Get to know your AOs: Lesley Kirkpatrick

Authorised Officer, Lesley Kirkpatrick, talks to us about cultural diversity and why it needs to be reflected and promoted in ECEC programs and practices.

26 November 2020

Position and hub?

I am a Senior Field Officer in the Wiradjuri Hub and am based out of Wagga Wagga.


Why did you decide to become an AO?

Prior to becoming an authorised officer I worked in early childhood settings including preschool, long day care and family day care for over twenty-five years. Over these years I worked with service stakeholders and communities. As an authorised officer I am able to use my skills and knowledge of having worked in the early childhood sector to guide and support services to ensure best outcomes and safety of children.


How important is it that services make sure cultural diversity is reflected and promoted in their educational program and practice?

All children have a right to feel accepted and respected. We live in a multicultural society and the inclusion of cultural competency within the program and educator practices is important to support the development of each child’s sense of belonging, being and becoming.


What are the benefits for children's learning and development, and what are the benefits for services themselves?

An educational program promoting cultural diversity supports and fosters children to grow up with an appreciation and respect for the diversity of cultures, races and ethnicities. Educators develop further understanding, knowledge and respect for the families’ cultural practices, communication with families and broaden their cultural interactions with the wider community.


Could you give us any examples of services drawing on the expertise of their families and community to promote inclusion and awareness of cultural diversity?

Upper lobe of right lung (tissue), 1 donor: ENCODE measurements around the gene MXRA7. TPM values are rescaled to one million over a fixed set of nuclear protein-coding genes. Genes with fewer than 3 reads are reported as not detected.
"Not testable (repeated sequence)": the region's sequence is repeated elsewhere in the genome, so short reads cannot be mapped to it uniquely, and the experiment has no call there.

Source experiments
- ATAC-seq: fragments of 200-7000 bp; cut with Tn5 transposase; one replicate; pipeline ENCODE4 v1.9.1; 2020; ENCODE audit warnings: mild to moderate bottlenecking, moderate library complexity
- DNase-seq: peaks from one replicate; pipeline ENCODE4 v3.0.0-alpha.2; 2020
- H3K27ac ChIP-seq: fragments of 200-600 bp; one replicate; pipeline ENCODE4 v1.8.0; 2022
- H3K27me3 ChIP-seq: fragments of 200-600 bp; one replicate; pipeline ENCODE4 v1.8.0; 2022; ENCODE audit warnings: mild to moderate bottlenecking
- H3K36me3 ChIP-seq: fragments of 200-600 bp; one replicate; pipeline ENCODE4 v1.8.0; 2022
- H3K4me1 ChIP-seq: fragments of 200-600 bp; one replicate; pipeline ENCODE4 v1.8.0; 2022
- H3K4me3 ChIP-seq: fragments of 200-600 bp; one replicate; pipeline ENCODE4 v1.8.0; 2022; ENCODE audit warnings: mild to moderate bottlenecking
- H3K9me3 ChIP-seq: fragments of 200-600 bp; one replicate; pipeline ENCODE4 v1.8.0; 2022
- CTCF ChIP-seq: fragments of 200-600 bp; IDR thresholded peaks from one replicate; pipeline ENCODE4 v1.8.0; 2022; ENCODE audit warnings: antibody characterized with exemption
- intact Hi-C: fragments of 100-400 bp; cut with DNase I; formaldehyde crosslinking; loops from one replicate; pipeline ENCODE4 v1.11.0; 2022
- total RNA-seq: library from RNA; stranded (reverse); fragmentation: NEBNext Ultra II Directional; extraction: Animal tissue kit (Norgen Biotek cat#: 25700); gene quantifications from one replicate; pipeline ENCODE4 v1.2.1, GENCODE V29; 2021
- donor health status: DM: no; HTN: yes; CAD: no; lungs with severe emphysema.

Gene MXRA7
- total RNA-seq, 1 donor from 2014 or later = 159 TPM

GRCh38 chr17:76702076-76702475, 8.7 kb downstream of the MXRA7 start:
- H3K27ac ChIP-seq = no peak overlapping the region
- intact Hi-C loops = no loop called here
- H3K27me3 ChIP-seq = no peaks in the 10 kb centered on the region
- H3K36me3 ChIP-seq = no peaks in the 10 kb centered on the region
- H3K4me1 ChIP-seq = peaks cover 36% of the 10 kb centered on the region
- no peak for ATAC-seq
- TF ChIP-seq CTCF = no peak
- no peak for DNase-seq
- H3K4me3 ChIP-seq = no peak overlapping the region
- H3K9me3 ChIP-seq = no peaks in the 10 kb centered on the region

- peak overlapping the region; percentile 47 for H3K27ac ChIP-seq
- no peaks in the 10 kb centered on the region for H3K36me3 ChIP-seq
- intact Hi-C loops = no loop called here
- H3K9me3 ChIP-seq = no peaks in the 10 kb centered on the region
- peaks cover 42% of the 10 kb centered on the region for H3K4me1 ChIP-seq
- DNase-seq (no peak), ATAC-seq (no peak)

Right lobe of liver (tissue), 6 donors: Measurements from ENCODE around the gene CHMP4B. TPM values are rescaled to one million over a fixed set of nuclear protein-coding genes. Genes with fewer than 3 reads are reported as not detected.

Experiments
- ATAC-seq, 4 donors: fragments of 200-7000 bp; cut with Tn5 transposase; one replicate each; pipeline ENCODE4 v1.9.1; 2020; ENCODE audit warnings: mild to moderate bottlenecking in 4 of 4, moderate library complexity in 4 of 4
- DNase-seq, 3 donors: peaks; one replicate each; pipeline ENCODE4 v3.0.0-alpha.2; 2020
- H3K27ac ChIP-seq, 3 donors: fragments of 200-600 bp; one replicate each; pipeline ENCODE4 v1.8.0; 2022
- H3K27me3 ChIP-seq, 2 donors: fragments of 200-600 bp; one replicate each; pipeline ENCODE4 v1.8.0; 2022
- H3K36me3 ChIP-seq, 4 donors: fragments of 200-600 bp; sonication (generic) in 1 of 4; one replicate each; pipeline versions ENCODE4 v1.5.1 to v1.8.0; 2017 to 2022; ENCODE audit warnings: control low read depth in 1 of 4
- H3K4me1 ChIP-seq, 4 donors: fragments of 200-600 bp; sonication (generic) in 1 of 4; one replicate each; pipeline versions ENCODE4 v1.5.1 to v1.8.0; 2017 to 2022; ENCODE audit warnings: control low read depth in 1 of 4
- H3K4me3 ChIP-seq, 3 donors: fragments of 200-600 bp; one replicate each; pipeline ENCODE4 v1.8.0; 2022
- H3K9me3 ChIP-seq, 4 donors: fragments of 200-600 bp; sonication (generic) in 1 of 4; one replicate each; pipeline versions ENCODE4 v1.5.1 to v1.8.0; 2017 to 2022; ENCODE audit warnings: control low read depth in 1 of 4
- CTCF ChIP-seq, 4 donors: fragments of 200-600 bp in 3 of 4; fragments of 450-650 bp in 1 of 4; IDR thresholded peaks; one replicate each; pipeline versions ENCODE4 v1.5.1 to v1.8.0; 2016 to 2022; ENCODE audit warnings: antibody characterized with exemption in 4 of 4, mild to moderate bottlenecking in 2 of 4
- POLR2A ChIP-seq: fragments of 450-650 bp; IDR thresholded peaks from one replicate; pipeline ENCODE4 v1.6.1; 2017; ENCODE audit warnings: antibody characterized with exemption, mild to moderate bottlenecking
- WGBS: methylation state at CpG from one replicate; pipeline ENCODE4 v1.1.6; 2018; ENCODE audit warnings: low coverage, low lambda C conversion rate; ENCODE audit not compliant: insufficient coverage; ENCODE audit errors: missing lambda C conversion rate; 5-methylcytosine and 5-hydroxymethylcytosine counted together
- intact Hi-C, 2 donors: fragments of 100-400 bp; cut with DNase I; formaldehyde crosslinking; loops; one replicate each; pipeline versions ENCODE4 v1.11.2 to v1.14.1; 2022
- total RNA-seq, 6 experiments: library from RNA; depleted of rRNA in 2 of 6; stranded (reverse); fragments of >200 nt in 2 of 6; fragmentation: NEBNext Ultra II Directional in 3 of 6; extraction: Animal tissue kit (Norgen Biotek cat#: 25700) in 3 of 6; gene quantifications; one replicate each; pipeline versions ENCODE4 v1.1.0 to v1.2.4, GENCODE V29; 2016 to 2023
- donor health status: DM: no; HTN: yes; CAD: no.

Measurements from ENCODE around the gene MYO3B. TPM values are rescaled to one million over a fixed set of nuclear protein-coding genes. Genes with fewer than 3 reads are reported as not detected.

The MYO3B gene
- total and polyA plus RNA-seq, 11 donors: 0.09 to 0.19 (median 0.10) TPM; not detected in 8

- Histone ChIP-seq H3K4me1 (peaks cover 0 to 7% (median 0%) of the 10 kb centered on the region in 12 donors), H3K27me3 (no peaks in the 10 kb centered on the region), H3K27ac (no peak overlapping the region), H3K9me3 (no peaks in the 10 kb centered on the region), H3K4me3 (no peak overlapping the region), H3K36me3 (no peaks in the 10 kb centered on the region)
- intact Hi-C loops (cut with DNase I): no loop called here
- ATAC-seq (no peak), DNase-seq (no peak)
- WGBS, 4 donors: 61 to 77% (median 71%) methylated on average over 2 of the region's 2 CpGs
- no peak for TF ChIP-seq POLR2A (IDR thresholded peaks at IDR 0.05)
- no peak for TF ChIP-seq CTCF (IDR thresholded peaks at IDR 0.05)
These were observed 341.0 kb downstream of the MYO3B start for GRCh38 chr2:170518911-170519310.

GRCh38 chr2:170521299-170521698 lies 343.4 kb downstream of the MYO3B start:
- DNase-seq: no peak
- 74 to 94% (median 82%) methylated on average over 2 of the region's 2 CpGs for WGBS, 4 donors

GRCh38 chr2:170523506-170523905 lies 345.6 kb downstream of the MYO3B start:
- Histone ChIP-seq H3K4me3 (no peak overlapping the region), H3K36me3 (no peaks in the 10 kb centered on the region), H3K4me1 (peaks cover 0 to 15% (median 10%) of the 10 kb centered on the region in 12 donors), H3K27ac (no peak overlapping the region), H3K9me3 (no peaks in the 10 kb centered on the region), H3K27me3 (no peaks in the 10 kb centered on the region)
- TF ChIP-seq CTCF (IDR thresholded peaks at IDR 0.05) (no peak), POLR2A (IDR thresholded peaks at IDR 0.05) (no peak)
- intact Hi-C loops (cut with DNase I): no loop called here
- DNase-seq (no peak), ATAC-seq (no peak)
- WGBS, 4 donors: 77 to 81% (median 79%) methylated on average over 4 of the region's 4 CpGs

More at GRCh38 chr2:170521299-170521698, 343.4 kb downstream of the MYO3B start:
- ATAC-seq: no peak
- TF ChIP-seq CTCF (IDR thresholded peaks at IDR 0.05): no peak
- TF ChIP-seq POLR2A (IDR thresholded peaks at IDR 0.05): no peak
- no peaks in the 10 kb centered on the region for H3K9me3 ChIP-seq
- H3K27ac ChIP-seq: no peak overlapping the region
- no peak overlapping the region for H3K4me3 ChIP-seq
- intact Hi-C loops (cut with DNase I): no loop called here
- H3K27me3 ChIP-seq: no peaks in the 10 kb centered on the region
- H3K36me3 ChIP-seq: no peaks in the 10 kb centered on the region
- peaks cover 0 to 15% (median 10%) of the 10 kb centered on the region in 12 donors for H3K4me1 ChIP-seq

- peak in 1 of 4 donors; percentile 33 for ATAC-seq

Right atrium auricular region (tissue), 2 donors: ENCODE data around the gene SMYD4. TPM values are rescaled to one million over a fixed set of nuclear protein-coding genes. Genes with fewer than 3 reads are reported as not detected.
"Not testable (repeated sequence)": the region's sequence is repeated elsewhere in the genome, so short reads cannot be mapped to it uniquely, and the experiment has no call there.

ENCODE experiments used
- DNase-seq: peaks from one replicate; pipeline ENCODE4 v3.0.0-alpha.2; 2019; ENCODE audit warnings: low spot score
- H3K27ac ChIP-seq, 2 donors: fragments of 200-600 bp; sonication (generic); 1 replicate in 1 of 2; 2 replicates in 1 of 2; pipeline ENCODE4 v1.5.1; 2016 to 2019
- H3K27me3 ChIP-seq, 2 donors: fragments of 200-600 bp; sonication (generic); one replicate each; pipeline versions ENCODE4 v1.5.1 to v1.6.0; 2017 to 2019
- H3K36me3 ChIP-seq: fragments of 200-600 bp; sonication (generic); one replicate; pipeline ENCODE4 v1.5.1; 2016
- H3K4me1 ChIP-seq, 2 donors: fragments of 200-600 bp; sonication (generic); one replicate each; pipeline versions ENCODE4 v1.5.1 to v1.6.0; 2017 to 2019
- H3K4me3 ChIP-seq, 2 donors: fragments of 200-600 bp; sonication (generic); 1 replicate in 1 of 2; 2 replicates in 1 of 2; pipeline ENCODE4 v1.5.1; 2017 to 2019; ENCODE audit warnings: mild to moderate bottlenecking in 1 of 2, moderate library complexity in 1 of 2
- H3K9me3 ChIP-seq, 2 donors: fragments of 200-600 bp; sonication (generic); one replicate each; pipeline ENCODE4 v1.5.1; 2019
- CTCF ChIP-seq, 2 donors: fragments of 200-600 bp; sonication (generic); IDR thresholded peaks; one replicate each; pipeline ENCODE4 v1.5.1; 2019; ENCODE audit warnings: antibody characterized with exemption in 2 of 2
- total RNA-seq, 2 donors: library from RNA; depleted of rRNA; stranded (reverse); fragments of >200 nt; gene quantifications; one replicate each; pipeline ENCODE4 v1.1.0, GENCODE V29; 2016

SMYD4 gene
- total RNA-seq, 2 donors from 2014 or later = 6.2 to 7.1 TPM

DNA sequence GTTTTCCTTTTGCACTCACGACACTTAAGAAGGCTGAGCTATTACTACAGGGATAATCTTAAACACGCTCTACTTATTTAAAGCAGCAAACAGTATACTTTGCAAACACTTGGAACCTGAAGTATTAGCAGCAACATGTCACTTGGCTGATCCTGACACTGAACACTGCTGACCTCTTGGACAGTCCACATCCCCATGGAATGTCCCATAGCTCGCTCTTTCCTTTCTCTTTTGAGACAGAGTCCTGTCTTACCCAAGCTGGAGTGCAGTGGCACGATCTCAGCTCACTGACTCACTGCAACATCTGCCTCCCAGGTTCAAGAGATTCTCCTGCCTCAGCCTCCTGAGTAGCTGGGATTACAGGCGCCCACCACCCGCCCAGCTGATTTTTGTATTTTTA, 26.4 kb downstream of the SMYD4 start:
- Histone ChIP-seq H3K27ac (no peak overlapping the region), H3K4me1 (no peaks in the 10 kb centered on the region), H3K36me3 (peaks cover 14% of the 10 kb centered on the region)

On an assessment and rating visit earlier this year a parent and extended family member with Indian heritage were sharing their traditional dress and food with the educators and children indoors, whilst an Aboriginal artist in residence was on the verandah with children and educators making gunyahs which is an Aboriginal bush hut made with bark and sticks.

The Aboriginal artist in residence who is a Wiradjuri woman was talking to the children about her great grandmother’s family story (drawing) which was displayed on the smartboard. Her family had lived in a mission in western NSW and to stay together they moved up and down the Lachlan River making gunyah’s and setting rabbit traps to catch rabbits for their dinner.


From what you've experienced, what are some of the best programs that services have fostered to develop children's understanding and respect for diverse cultures, languages, and identities?

The best programs I’ve seen developed occur when:

  • educators acknowledge where each child comes from
  • educators, children and families celebrate cultural events
  • parents and extended family members are invited to share song, story, language, music, food, traditional dance and dress
  • members of the cultural community share their heritage
  • children and families can access multicultural and multilingual resources.
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